Bloody Fall Creek. This creek, which flows into the Coppermine River just above the island above Bloody Fall, is broad for about three miles to the east, then tapers to a narrow, crooked gully which seems to run a few miles farther. There appeared to be another channel running north of the clay ridge back of our camp, but I crossed the valley there and found grass all the way across. There may be a little slough there in the spring.
Ambrose, Adam and Ikey went over the hills to the south, for several miles, between camp and the Escape Rapid and saw one herd of 21 caribou. They shot six – five females (all with small embryos), and one young bull, all with antlers. They said they saw some bulls that had shed their antlers. Adam found a long copper arrow-head inbedded in the throat of one of the caribou.
Rudolph M. Anderson
Zoologist and Head of the Southern Party
Diary of Rudolph M. Anderson © Canadian Museum of Nature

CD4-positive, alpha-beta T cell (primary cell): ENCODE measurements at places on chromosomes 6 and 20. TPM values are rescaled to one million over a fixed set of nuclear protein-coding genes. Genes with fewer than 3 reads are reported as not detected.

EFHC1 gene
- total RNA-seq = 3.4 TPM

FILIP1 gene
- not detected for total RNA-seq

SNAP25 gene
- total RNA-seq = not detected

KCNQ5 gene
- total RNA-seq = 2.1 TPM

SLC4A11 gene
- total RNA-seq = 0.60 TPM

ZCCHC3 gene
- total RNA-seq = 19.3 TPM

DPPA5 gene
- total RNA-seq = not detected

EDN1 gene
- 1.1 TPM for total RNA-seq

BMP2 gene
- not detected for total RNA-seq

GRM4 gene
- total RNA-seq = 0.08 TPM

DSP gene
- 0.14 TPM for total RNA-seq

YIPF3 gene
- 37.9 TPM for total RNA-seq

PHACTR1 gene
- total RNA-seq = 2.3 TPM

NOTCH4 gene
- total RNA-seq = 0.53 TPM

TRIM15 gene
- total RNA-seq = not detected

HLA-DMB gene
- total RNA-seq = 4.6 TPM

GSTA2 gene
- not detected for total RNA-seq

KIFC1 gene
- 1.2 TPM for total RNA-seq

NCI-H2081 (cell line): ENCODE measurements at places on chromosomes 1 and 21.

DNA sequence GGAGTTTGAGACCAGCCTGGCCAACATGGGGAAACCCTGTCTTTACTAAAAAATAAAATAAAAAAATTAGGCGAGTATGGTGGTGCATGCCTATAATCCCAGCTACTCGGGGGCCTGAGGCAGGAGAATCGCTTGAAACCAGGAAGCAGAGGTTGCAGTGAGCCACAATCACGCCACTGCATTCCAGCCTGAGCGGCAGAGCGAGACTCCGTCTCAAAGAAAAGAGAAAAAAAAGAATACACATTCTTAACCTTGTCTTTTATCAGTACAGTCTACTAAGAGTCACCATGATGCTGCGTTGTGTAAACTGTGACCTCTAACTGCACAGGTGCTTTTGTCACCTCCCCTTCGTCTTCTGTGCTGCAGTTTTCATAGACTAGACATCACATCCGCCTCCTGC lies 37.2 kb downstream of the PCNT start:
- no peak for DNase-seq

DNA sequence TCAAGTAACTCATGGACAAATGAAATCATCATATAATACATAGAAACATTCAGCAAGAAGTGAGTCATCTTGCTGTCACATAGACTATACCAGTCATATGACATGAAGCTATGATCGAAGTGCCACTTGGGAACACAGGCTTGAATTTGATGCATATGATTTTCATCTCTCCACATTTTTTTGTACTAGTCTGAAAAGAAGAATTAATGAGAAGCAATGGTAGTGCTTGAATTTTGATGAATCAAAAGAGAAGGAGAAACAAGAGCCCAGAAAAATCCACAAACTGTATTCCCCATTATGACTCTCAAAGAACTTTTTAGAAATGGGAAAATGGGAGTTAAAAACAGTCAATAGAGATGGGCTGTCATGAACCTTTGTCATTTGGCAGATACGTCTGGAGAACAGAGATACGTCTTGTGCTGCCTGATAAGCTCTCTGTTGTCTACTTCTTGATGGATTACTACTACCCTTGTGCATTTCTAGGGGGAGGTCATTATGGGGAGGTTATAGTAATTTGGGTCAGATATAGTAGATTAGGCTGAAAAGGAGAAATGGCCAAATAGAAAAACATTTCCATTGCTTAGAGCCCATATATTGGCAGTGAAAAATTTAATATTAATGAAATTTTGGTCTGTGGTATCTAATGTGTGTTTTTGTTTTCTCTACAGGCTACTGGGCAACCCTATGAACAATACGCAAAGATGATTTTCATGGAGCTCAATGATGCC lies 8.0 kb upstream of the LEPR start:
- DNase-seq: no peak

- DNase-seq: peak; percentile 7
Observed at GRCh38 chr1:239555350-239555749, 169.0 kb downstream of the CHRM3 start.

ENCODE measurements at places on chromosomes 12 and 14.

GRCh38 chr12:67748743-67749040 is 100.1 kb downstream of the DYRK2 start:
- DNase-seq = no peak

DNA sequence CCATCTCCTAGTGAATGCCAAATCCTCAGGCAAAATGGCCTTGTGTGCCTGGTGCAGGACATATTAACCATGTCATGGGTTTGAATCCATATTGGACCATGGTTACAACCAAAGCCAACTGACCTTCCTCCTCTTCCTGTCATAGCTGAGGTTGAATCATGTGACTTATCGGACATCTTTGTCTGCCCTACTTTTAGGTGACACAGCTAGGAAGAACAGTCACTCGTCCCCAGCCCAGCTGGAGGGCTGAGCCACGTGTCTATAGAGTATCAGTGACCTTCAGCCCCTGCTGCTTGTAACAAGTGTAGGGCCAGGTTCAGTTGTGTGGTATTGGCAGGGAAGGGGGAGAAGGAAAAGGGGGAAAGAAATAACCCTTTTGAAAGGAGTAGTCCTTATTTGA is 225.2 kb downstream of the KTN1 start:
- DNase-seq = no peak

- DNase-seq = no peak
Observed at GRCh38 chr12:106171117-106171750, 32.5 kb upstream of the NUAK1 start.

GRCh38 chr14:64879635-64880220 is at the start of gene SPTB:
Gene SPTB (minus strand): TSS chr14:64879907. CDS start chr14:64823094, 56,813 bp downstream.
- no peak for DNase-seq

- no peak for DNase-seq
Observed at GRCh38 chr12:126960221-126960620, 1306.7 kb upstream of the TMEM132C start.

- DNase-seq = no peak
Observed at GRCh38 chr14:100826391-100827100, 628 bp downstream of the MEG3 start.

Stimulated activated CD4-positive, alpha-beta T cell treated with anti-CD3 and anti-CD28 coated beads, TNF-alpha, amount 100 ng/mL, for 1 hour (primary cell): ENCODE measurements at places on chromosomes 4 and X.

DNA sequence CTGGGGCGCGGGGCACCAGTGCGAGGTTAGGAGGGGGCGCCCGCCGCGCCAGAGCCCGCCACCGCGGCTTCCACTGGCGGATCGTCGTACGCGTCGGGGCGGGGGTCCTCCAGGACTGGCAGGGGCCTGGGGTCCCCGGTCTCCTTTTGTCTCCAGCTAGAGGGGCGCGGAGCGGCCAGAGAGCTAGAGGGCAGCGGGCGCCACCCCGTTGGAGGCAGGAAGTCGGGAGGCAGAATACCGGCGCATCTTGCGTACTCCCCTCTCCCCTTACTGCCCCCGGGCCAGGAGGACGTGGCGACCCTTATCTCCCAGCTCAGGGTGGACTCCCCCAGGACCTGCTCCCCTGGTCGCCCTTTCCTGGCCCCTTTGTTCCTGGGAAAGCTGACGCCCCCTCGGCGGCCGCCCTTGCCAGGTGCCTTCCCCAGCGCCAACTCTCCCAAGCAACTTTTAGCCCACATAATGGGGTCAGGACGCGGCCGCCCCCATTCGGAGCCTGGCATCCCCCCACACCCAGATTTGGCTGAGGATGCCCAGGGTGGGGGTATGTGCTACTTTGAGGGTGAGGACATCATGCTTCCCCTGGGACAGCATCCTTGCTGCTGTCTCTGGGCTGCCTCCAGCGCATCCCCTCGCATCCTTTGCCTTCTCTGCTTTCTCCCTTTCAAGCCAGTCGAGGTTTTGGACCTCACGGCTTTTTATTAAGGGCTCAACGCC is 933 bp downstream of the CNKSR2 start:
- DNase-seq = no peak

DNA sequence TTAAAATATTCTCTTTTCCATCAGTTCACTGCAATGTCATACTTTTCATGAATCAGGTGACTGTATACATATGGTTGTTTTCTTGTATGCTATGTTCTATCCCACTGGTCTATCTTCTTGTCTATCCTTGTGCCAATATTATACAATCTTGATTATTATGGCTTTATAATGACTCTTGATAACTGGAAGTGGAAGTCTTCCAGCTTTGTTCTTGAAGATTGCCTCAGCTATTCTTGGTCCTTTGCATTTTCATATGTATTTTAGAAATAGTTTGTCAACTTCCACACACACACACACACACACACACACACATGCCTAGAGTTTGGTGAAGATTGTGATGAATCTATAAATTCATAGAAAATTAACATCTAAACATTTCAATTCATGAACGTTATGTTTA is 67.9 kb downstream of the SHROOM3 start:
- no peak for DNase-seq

In the winter of 1916, Anderson and his men were trying for the second time to get the Expedition mail out by sledding south along the Coppermine River to the nearest trading post. Once again they were stymied by heavy snow and had to turn back. The route they followed is today, in summer, a popular route for river adventure canoe trips. The Coppermine River is now a designated Canadian Heritage River.
Bloody Fall is the site of a Territorial Historic Park and a National Historic Site. Often incorrectly called Bloody Falls, the place was named and known for a massacre of Inuit by Dene and Chipewyan in 1771, witnessed by Samuel Hearne. The “Fall” is more of a rapid than a waterfall, hence the lack of the final “s.”
In 2002 I had the great pleasure of travelling from the community of Kugluktuk up the Coppermine River to Bloody Fall by boat. My companion and guide on that little adventure was Joe Allen Evyagotailak, who became an MLA for Nunavut. We were looking for signs of Anderson’s journey and spent some time looking for native copper on the river bank, hoping to find the raw material that the Copper Inuit made their arrows and other tools from. We saw fresh sign of a grizzly bear feeding on berries and found an ancient rock hunting shelter above the river. We also joked about the lunches we ate overlooking the Coppermine River. I brought sardines and pilot biscuits, and Joe brought coke and a chocolate bar!